When you become the subject of a federal investigation, you may be concerned about being tapped. When an agent comes to your door, they already know a great deal about you. They can scan your bank statements, read emails, and talk to friends and neighbors. Their knowledge about all your transactions can make you feel quite pensive. You may have unreasonable fears that they are listening to your calls or that they may tap them in the future.
The Legal Process to Have A Wiretap Placed
The Federal law enforcement and the United States Department of Justice feel that tapping phones is a cumbersome task. Listening to hours of conversation is not necessary in most cases. Plus, there is a lengthy process that they must go through to get permission for the taps to be installed.
Now, keep in mind when it comes to the National Security Division or the NSA as it’s often called, all bets are off. They seem to be able to move things quicker and accomplish more than other divisions. An FBI agent cannot just install a wiretap whenever they want too. They must go through a lot of red tape, and they aren’t allowed to install them in every case. What crimes give them grounds to install a tap?
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Facing A Judge to Approve the Request
The Department of Justice must file a request to have a wiretap put on a phone. They must face a federal judge who reviews the request and sees if there is enough evidence for the tap. The prosecutor must tell the judge who they intended to tap and what details they hope to collect by using this method. The judge will also want to know what other methods they have tried in the case. Some normal investigative methods may be dangerous, and an alternative way to collect information is necessary.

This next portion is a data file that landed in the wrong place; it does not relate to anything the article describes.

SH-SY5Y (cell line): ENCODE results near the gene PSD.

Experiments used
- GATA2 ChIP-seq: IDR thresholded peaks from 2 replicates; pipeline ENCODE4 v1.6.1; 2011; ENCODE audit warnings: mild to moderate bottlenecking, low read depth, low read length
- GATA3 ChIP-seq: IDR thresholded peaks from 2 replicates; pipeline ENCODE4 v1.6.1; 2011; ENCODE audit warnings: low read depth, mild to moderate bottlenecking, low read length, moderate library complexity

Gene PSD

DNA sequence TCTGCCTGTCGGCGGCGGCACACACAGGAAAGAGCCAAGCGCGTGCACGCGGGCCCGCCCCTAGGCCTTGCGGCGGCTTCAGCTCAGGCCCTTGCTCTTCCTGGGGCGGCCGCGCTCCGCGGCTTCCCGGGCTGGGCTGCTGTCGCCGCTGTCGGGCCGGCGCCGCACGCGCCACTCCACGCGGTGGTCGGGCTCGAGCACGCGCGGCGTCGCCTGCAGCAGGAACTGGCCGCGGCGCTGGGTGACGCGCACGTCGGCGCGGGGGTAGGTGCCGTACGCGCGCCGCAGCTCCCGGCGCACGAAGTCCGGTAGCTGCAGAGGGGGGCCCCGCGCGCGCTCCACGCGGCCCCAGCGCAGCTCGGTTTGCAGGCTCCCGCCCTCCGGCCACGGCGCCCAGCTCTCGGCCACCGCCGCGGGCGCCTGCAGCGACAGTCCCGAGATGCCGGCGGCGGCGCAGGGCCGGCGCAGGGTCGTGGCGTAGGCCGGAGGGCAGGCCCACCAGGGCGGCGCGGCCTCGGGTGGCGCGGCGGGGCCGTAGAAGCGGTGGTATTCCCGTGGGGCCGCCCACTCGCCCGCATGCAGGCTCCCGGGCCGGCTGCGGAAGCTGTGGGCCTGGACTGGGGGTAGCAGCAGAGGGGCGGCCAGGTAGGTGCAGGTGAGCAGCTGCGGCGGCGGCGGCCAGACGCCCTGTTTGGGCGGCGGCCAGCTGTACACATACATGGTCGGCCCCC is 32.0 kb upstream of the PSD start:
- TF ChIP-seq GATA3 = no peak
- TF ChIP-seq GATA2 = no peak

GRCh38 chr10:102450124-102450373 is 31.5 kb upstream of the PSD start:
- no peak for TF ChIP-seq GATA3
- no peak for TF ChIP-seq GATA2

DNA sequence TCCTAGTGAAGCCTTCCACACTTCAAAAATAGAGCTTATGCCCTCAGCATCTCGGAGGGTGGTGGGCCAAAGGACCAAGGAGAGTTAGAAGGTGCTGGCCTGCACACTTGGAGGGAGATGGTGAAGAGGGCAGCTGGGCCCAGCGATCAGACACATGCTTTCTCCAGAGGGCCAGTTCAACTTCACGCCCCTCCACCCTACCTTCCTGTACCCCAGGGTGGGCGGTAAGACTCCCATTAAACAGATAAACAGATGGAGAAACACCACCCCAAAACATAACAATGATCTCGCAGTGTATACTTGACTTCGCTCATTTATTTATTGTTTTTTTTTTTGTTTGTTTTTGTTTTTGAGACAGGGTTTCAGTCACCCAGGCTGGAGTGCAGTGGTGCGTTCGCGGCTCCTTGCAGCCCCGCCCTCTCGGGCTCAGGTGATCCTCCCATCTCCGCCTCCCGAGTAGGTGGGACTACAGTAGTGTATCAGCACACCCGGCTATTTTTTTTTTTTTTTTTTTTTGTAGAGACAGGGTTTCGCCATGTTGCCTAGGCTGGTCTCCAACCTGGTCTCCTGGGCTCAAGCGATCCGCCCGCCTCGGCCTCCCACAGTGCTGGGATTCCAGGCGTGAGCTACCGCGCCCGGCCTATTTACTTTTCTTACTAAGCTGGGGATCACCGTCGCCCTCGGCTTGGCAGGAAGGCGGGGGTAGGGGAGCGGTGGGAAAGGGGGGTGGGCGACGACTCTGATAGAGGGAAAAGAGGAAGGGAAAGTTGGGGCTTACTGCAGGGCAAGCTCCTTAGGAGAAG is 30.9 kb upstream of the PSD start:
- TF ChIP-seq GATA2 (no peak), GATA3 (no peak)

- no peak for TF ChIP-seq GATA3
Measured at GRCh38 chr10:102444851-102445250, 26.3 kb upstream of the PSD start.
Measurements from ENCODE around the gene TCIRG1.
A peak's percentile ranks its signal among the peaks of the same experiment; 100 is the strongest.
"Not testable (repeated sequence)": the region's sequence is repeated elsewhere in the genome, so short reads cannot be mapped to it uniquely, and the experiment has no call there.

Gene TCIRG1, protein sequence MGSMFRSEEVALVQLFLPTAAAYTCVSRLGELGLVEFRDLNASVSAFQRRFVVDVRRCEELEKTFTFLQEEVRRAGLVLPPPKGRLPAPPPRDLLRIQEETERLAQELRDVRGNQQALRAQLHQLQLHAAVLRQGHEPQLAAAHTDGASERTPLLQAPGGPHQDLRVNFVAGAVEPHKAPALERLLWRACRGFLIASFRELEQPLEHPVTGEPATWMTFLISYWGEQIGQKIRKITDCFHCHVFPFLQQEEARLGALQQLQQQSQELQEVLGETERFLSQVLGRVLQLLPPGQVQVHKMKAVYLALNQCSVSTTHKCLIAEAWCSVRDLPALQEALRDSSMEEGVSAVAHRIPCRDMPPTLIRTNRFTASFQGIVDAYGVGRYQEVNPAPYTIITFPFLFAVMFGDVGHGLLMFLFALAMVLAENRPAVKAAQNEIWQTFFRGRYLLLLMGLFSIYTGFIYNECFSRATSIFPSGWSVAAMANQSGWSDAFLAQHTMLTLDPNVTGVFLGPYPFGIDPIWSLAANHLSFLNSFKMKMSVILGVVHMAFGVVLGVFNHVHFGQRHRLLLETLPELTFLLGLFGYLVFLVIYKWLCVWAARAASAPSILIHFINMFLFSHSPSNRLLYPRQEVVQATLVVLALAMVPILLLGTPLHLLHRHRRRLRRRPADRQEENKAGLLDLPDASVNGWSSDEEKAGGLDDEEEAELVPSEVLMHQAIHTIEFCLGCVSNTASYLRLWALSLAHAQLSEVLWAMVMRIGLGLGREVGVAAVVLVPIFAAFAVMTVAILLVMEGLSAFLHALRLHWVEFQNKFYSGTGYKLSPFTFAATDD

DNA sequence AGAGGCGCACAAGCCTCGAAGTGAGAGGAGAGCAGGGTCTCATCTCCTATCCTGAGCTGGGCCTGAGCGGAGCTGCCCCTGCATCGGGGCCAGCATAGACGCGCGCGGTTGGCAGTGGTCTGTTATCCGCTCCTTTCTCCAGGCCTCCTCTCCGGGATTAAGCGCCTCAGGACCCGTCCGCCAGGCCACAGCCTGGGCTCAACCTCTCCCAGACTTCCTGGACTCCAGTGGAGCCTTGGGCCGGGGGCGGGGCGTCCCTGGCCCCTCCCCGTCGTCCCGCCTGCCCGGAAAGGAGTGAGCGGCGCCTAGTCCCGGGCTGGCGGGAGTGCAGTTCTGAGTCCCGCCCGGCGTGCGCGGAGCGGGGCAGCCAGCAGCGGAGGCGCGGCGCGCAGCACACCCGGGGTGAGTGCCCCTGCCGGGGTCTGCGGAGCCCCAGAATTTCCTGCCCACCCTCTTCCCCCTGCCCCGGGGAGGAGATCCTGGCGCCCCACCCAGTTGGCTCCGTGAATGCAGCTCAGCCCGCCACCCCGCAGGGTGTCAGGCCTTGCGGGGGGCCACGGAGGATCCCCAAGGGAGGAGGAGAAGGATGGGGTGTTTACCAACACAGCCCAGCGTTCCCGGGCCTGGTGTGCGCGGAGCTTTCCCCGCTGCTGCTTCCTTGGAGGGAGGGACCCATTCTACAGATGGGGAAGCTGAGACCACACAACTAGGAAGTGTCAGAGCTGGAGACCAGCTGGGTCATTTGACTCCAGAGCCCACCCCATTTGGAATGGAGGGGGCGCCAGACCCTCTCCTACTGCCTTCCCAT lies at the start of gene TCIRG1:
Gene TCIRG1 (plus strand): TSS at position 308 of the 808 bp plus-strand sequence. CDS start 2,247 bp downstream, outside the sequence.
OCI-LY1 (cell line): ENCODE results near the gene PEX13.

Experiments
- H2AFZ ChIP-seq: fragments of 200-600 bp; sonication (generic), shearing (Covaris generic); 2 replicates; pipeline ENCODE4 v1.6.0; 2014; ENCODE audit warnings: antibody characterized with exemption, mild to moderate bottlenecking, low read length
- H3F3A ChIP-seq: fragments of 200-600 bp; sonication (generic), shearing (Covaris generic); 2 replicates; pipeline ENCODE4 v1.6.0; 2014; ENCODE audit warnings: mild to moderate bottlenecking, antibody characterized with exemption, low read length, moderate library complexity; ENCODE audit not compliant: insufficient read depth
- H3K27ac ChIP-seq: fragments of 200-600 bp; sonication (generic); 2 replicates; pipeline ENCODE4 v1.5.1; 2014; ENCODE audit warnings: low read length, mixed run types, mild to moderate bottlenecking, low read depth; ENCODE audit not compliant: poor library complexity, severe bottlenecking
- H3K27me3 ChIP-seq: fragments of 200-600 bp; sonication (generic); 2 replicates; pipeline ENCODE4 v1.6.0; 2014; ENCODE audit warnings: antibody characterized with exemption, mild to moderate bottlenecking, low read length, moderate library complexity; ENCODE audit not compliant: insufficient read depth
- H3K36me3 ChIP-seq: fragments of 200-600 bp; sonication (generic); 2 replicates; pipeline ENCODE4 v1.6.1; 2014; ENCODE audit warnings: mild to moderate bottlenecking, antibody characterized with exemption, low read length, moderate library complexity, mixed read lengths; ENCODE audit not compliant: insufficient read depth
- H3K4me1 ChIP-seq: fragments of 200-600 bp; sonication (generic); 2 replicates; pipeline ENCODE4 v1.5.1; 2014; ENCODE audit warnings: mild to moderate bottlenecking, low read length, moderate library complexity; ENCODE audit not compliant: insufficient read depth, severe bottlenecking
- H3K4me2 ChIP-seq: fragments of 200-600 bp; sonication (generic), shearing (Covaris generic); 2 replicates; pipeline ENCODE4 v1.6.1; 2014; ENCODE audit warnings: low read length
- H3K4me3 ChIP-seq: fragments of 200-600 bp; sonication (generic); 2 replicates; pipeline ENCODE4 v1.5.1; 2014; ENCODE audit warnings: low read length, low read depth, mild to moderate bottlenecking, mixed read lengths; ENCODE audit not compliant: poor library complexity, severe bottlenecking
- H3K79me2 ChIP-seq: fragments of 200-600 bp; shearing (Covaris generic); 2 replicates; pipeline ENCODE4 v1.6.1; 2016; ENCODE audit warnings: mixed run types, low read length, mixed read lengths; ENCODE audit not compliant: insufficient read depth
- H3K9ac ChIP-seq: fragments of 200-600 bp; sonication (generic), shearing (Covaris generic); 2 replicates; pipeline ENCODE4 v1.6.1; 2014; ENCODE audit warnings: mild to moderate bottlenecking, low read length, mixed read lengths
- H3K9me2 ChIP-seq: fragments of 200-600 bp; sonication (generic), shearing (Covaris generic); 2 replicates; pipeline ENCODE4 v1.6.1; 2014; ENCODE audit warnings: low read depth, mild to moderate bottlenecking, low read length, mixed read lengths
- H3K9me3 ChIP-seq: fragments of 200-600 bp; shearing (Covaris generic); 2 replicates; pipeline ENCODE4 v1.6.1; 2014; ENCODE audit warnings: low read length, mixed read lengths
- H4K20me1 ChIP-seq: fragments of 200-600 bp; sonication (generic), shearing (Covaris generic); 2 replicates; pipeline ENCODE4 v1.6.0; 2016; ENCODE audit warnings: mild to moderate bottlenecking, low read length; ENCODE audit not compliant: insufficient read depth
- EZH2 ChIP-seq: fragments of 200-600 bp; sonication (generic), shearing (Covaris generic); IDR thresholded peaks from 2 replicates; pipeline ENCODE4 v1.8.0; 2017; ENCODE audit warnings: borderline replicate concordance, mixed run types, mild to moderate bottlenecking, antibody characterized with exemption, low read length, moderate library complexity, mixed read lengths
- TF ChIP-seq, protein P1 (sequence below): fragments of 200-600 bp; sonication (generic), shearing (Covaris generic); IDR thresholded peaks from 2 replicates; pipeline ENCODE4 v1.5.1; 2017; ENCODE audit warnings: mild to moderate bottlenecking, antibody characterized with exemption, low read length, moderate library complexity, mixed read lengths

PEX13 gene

The Limitations of a Wiretap
A wiretap order is only good for 30 days. Once this month has passed, then the prosecutor must once again go back to the judge. They must make a formal request to have it placed again. To be approved, the prosecutor must be armed with evidence. They need to show that the tap has been helpful in the case, and it needs to continue. The judge will also want to know what information was gained, and then they will decide if it will be permitted.
If the judge is not pleased with the information given at the hearing, then they can ask that the prosecutor give detailed reports of the evidence collected from the wiretaps. In addition to all this red tape that the FBI must go through, they must also get internal approval from officials at the Department of Justice too. It’s easy to see that this is quite a labor-intensive process. It requires hours of drafting paperwork, attending hearings, and their request still might be denied.
Legal Representation During A Federal Investigation
Now keep in mind, this process does happen daily. If the FBI feels there are enough grounds to place a wiretap, they will put the work into getting it done. However, unless your criminal investigation is centered around one of the approved crimes that allow such devices, it’s safe to say that your conversations are not being recorded.
If you are under a federal investigation, having a wiretap placed on your phone is probably only one of your many concerns. You can be under examination for many years and not know the status of your case. Federal agents aren’t always forthcoming with information. You may not even know what’s going on until you get an indictment from the federal grand jury.
These investigations can go on for years. It’s imperative to have an attorney that can make phone calls, draft paperwork, and be a source of support during this trying time. When the FBI is snooping in your personal affairs, it’s never a good situation. Whether you have a wiretap on your phone should not worry you if you have nothing to hide.